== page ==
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Closed Cooling Systems and their Challenges
More and more we receive inquiries regarding Closed Cooling Systems. This refers to a closed loop for the water used during cooling to minimize water use. The reasons for these requests and wish to minimize water use are varied, but can be for economic reasons (to save money), for ecological reasons (environmental awareness) or practical reasons (a local water shortage).
Before we discuss the systems and their challenges, let us first look at what is required of a cooling system.
Why do we need a Cooling System in a Distillery?
During distillation, energy is added to a mash in the form of heat, thereby bringing the mash to a boil, causing rapid evaporation, so the separation of the different components within the fermentation can be accomplished. However to return these vapors to a liquid form, condensation, the energy that was added to the fermentation needs to be removed through cooling. This is done through the use of cold water which absorbs the energy from the hot vapors, and with the energy removed, it returns to a liquid state.
As the cold water absorbs the energy from the vapors it heats up, and if the temperature increases too much, it will no longer be able to absorb energy from the vapors, therefore the cold water needs to flow continuously to carry away the absorbed heat and allow condensation of all the vapors. Failure to condense the vapors fully will result not only in a loss of alcohol, but can be dangerous as these vapors are not only flammable, but explosive as well.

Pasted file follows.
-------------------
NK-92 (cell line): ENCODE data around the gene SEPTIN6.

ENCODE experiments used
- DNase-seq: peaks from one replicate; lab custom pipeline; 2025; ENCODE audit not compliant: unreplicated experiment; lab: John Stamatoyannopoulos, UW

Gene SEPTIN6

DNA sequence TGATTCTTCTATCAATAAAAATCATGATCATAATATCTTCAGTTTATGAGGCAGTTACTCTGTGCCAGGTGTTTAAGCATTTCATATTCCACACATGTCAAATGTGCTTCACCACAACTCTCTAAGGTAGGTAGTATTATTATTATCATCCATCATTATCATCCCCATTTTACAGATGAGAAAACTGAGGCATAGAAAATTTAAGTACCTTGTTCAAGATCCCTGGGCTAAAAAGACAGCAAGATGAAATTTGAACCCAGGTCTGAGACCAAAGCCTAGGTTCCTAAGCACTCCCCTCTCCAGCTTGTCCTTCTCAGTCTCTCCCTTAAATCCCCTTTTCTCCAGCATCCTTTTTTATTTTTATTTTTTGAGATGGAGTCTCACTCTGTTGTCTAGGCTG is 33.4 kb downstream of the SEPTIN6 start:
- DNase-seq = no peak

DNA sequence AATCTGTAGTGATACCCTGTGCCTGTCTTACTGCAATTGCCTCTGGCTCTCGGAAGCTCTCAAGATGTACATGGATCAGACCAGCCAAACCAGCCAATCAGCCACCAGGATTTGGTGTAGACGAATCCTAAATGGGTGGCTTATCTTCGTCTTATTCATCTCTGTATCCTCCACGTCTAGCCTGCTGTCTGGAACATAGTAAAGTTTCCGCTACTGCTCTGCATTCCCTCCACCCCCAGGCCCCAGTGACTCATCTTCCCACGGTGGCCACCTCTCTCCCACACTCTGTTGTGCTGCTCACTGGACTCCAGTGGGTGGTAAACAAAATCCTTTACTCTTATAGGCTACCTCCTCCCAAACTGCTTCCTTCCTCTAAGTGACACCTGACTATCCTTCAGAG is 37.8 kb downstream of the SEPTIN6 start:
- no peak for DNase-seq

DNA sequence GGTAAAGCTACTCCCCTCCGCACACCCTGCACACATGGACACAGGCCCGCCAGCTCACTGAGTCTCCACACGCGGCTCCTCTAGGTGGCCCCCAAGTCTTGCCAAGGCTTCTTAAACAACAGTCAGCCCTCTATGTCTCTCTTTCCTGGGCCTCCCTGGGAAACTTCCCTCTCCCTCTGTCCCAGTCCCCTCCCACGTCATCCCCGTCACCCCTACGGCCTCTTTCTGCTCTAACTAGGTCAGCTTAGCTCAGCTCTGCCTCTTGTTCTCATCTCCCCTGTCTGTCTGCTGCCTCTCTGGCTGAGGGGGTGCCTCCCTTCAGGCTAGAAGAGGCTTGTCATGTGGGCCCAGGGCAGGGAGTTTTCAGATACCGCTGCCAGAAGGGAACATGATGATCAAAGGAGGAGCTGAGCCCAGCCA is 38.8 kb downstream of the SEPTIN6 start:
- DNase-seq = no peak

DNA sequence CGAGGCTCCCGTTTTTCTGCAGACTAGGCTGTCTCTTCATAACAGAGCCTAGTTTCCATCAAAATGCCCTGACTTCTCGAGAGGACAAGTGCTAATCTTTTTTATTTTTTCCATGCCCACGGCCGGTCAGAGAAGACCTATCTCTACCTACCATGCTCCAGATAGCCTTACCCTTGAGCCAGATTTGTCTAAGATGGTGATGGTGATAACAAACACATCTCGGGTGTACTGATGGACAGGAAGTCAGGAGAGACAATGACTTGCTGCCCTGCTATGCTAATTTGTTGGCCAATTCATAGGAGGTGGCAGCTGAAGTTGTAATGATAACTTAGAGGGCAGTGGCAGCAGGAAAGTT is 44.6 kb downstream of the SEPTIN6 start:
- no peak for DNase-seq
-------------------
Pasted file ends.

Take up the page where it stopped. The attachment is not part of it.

How much Water does a Still use during a Distillation Run?
A continuous flow of water through even a small alembic still can add up quite quickly to tens if not hundreds of liters of water. (i.e. a 1000 lt tank will easily heat to 50 degrees Celsius during a 100 liter distilling run). Plate Column Stills which require continuous water flow through both the main reflux and spirit condenser uses even more water. Up to a couple of thousand liters during a 5 to 6 hour spirit run on a large still. Cooling systems can also be expanded to include cooling for fermentation containers.
How do I make a Closed Loop Cooling System?
Let us say we want to create a closed loop system for a 100 liter Plate Column Still. We take a 3000 lt Plastic JoJo Tank and using a small pump we circulate the water from the tank through the main reflux and spirit condenser. On such a volume we should be able to cool an entire run, but all the water in the tank will have heated up, and can take up to 6 or 7 days to lose the transferred heat. This means that if we were to use this method to cool our still, we would only be able to distill once every week.
For a commercial operation, this is not practical.
To cool the water in the closed system we therefore need to use a condenser or chiller unit (which can be quite expensive – tens of thousands of Rands), or multiple water tanks (which will also be expensive and take up more floor space).
How do Home Distillers Cool their Stills?
Smaller distillers or Home distillers have come up with some innovative solutions to this problem, for instance using a swimming pool as cooling water reservoir. The large volume and larger surface area for heat exchange allows rapid heat transfer, with the added benefit of heating your swimming pool for no additional cost.
For the very small scale Home distiller using a 5 or 10 lt Alembic still, a 200 lt plastic barrel of water can be used, along with an aquarium pump. For more effective cooling, empty 2 lt plastic bottles filled with water can be frozen and placed in the water inside the barrel to make the system more efficient.
Keep on Distilling !!!